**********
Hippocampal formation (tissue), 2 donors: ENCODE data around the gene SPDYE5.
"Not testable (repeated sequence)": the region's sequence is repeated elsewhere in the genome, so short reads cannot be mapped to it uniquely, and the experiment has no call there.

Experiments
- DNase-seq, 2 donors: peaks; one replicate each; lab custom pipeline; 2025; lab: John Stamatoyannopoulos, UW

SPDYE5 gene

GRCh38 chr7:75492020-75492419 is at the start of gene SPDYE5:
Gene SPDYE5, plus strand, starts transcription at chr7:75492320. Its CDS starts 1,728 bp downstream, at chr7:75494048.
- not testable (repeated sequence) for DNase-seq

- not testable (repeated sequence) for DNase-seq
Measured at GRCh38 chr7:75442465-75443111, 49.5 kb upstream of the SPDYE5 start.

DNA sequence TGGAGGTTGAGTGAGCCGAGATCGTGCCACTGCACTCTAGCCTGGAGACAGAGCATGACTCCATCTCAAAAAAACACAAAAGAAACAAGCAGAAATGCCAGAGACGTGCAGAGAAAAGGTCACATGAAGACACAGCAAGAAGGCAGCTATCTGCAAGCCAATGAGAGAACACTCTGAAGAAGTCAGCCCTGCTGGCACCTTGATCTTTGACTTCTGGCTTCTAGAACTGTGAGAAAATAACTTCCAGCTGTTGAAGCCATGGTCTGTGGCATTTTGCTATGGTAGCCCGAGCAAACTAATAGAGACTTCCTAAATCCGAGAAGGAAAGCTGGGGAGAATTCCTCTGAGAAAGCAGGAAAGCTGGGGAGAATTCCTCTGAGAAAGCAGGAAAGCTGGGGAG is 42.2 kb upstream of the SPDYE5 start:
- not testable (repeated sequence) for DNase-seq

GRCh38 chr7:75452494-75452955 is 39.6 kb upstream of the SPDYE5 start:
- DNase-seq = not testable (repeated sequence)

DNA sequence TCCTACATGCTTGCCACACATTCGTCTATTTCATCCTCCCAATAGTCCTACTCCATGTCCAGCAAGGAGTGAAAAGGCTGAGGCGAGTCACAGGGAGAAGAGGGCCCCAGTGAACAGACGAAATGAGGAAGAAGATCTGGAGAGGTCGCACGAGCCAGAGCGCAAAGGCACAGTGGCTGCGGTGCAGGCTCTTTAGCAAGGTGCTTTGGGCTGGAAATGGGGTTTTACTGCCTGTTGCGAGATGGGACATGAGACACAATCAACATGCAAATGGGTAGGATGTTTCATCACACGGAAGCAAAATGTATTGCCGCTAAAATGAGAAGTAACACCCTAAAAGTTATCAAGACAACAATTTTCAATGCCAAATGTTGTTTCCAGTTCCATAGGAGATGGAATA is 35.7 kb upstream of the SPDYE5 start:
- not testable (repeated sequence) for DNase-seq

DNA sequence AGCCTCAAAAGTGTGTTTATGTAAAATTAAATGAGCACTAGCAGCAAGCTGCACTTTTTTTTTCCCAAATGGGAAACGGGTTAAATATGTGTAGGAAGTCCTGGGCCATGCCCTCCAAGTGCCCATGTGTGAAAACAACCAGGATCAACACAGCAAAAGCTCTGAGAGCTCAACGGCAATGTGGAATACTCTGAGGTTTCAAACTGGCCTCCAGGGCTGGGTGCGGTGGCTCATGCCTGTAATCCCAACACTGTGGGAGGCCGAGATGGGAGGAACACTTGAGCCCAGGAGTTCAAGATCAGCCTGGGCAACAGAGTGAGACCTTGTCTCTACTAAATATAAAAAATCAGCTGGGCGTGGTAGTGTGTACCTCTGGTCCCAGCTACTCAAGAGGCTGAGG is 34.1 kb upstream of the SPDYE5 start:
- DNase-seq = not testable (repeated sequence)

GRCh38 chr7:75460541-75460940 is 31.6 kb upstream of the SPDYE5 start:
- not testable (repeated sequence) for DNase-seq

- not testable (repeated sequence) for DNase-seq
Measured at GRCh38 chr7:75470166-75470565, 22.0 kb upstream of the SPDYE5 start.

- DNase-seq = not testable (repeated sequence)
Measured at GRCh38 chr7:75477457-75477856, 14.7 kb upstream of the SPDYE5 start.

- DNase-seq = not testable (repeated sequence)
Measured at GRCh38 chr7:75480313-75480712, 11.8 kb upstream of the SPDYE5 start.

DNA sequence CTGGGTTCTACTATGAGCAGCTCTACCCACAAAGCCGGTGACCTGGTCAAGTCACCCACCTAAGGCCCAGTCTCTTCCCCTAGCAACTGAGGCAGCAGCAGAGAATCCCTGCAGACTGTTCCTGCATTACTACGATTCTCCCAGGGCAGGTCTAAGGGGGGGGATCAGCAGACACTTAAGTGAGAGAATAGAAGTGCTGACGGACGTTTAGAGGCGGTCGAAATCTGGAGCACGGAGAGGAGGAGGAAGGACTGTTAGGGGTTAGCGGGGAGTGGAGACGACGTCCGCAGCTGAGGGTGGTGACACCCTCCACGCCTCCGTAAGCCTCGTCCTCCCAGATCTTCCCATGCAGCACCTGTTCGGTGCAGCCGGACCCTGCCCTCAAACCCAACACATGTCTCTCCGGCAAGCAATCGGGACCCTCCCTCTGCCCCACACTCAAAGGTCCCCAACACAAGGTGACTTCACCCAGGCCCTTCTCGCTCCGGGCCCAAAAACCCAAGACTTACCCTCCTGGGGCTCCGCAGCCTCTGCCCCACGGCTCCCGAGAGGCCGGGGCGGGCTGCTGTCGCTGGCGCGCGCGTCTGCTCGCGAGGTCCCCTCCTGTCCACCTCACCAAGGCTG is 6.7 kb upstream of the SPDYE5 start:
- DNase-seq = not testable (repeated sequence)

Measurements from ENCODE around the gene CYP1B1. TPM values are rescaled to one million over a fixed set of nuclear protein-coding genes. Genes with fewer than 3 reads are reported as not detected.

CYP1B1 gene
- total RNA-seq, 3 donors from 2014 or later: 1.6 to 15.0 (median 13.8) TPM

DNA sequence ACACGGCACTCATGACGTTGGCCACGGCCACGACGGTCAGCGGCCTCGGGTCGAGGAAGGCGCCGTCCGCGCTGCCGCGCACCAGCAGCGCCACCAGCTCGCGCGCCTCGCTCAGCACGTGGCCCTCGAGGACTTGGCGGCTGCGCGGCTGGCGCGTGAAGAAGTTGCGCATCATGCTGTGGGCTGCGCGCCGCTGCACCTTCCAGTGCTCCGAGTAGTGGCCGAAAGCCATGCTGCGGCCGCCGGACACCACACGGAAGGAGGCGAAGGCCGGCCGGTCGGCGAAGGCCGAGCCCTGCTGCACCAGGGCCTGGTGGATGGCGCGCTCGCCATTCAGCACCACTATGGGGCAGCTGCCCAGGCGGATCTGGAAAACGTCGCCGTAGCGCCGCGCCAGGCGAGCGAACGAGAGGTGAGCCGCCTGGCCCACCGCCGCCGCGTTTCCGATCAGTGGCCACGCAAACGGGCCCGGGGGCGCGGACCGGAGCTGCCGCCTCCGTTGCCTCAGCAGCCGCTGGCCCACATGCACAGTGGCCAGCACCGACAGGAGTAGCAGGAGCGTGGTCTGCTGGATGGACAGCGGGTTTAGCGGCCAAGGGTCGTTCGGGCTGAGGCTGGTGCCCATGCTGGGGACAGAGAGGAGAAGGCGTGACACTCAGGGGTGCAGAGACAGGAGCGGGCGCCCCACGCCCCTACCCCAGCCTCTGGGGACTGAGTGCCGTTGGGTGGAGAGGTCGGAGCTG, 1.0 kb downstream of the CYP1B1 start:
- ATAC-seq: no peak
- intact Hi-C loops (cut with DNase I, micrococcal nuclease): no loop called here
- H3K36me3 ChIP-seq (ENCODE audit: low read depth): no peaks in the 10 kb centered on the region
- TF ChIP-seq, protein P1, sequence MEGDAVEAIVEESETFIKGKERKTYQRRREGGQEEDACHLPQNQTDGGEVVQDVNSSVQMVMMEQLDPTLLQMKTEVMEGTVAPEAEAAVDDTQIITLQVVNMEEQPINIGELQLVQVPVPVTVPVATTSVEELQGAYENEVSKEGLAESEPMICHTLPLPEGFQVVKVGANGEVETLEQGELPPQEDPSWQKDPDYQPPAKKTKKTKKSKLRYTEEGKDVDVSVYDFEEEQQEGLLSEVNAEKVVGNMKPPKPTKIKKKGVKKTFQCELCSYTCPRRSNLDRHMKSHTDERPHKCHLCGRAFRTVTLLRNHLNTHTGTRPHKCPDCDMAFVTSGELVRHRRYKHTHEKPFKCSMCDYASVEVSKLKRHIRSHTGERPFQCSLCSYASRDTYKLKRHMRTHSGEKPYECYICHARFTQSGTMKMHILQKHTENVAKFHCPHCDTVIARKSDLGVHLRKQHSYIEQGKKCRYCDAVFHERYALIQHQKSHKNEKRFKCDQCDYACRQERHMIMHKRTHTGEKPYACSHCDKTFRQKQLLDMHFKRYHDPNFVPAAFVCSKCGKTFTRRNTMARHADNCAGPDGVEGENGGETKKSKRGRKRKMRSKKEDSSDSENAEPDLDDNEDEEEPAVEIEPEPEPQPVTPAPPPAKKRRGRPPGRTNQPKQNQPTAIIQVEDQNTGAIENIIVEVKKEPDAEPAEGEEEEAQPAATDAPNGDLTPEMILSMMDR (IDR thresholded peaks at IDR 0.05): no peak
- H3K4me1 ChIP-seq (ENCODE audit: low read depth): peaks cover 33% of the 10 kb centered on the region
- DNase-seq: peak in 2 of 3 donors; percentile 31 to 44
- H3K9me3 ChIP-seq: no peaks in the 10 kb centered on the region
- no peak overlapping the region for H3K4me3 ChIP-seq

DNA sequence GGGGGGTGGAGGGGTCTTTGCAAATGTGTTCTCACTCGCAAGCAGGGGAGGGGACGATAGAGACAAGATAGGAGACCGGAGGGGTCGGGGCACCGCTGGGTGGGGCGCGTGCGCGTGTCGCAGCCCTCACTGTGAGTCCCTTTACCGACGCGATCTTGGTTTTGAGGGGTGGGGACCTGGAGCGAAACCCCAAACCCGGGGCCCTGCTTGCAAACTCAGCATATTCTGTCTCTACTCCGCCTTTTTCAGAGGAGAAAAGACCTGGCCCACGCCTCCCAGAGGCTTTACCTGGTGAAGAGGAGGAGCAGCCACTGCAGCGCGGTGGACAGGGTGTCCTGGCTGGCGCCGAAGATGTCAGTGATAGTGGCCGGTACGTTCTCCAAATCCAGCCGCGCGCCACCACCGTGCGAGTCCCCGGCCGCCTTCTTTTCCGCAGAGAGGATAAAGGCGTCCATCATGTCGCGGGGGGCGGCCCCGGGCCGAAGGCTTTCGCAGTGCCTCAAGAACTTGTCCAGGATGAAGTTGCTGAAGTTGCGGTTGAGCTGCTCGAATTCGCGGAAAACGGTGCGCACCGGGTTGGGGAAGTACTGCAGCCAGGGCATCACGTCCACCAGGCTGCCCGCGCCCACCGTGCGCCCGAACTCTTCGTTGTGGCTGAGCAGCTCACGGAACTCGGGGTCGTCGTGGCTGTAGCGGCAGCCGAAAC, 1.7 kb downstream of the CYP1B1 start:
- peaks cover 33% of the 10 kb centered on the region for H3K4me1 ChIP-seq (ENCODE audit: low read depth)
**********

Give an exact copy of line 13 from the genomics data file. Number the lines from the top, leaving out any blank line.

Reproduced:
GRCh38 chr7:75452494-75452955 is 39.6 kb upstream of the SPDYE5 start: